New paper I like: The ethnography of corruption. Research themes in political anthropology

Today just a short post to share Davide Torsello's interesting paper on 'The ethnography of corruption: research themes in political anthropology' with you. I came accross a link to the paper on the very readable website/blog of the Anti-Corruption Research Network.The premise for his review is the lack of anthropological contributions to the corruption debate:
One striking feature of the booming literature on corruption in the social sciences is the comparatively weak role played by anthropology. A recent World Bank review notices that anthropological studies dealing with corruption cover about 2% of the relevant scientific literature. The reasons for this “silence” can be investigated trough a multidimensional attention to the methodological, empirical and theoretical positions of the discipline.
This is an academic paper (euphemism for being a bit dry to read at some points ;), but the range of resources to capture the multi-dimensionality of the topic and the anthropological contributions is quite impressive.  I particularly enjoyed the final paragraphs on 'The power of words' where Torsello engages with the discursive dimension of corruption:

Speaking about corruption is good, for two reasons. One is that this is a type of social practice that may contribute to build emotional ties of belonging, sharing and common identity. The same force of conviviality that ethnographers attribute to different forms of social interaction is sometimes observed in the case of corruption talk. Corruption talk, however, as some anthropologists have pointed out, have another important goal, that of permitting access to information. Corruption is about the management of information, about whom to bribe, how to bribe and at what extent (the amount of bribery). Only those who gain access to these information are able to get better deals out of common practices. This fundamental problem is not resolved out of the blue, but it needs a constant negotiation and time-consuming interaction among clients or those who are in the position of paying bribes (pp.18-19).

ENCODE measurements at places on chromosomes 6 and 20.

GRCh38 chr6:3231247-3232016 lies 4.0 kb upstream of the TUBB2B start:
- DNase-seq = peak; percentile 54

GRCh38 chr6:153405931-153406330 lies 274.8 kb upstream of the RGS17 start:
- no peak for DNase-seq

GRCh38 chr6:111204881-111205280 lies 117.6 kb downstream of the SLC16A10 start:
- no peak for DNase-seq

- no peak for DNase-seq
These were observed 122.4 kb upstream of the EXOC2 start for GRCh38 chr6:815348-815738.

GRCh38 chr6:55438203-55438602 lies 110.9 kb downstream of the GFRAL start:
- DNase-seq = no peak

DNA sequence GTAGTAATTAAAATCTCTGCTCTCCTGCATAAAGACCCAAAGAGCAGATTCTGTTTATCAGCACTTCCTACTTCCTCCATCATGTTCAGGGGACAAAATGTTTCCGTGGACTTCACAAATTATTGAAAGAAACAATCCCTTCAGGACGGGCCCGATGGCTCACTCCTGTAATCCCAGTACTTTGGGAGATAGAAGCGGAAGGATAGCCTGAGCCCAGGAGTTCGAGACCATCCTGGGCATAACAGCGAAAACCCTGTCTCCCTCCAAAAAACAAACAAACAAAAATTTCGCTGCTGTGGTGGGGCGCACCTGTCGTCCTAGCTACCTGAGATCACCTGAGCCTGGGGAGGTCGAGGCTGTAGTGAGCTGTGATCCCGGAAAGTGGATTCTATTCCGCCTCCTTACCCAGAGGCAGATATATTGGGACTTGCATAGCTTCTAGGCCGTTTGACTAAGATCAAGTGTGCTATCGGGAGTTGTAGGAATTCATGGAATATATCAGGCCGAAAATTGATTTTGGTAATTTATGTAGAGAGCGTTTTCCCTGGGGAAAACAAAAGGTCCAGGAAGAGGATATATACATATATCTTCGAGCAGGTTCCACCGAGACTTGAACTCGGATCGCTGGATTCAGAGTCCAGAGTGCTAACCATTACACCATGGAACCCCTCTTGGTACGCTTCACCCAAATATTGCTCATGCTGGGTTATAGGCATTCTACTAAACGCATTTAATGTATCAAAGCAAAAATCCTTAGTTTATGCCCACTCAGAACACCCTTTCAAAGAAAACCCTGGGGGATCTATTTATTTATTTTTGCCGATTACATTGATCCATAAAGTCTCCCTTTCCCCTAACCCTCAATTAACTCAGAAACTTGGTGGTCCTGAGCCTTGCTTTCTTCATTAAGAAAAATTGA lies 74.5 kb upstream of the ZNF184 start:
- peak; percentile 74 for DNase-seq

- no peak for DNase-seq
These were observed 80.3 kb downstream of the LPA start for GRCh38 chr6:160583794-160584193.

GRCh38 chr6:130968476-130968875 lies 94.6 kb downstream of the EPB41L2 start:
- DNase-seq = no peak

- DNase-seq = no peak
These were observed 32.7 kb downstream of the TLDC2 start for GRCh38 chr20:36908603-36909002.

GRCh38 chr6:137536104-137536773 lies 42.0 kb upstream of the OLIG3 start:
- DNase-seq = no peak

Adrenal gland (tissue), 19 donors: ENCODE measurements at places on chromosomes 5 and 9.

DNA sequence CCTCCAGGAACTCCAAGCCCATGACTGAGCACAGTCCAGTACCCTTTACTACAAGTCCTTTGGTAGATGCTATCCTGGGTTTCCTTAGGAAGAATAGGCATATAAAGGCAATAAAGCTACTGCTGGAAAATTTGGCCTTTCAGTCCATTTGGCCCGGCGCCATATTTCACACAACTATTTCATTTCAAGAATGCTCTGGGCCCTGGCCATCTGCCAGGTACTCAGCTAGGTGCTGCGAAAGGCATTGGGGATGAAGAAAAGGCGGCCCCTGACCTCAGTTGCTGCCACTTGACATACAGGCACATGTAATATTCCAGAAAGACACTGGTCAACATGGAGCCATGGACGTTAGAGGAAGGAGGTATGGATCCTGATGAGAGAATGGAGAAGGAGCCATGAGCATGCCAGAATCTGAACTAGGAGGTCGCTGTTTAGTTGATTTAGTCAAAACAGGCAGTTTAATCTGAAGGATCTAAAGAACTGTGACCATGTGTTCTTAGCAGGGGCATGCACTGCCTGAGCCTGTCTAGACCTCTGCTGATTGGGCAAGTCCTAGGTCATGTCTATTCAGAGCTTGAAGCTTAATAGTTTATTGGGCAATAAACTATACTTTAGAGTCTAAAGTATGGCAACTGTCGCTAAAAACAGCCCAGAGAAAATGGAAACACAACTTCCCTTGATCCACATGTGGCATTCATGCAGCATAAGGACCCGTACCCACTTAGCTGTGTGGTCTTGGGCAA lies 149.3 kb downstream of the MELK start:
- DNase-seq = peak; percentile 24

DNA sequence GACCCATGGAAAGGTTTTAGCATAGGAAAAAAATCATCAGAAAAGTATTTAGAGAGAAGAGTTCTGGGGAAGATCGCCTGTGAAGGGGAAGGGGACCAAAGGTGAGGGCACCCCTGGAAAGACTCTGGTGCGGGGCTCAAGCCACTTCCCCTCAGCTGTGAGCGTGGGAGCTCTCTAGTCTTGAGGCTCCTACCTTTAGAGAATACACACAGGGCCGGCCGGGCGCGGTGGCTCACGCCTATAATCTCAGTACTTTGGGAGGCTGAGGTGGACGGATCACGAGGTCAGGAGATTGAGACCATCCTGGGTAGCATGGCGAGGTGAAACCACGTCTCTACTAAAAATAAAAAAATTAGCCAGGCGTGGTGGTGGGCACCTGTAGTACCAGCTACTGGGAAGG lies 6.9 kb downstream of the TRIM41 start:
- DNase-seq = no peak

It is also worthwhile to point that corruption and political goals are intertwined when one applies an ethnographic-discursive approach:

Another aim of the discursive practices of corruption is to raise public awareness, which can be used for particular (political) goals. I have already mentioned the use of corruption in political campaigns, another aspect is the link of corruption discourses with civil society building (p.19).

Torsello concludes that more inter- and multidisciplinary research needs to be done (of course ;)!) and that ethnographic approaches can shed valuable light on the phenomenon of corruption:

One possible way to avoid reducing corruption to a black-box definition in the coming future is to analyze those practices that accompany the spread of corruption, such as gift and informal exchanges, as well as the strategic use of corruption talk in the light of the policy and power implications that the anti-corruption struggles require worldwide (p.20).

In case you are interested in political ethnography more generally, I can highly recommend Edward Schatz' book 'Political ethnography. What immersion contributes to the study of power' which offers a range of methodological and fieldwork insights and somehow escaped Torsello's critical eye.


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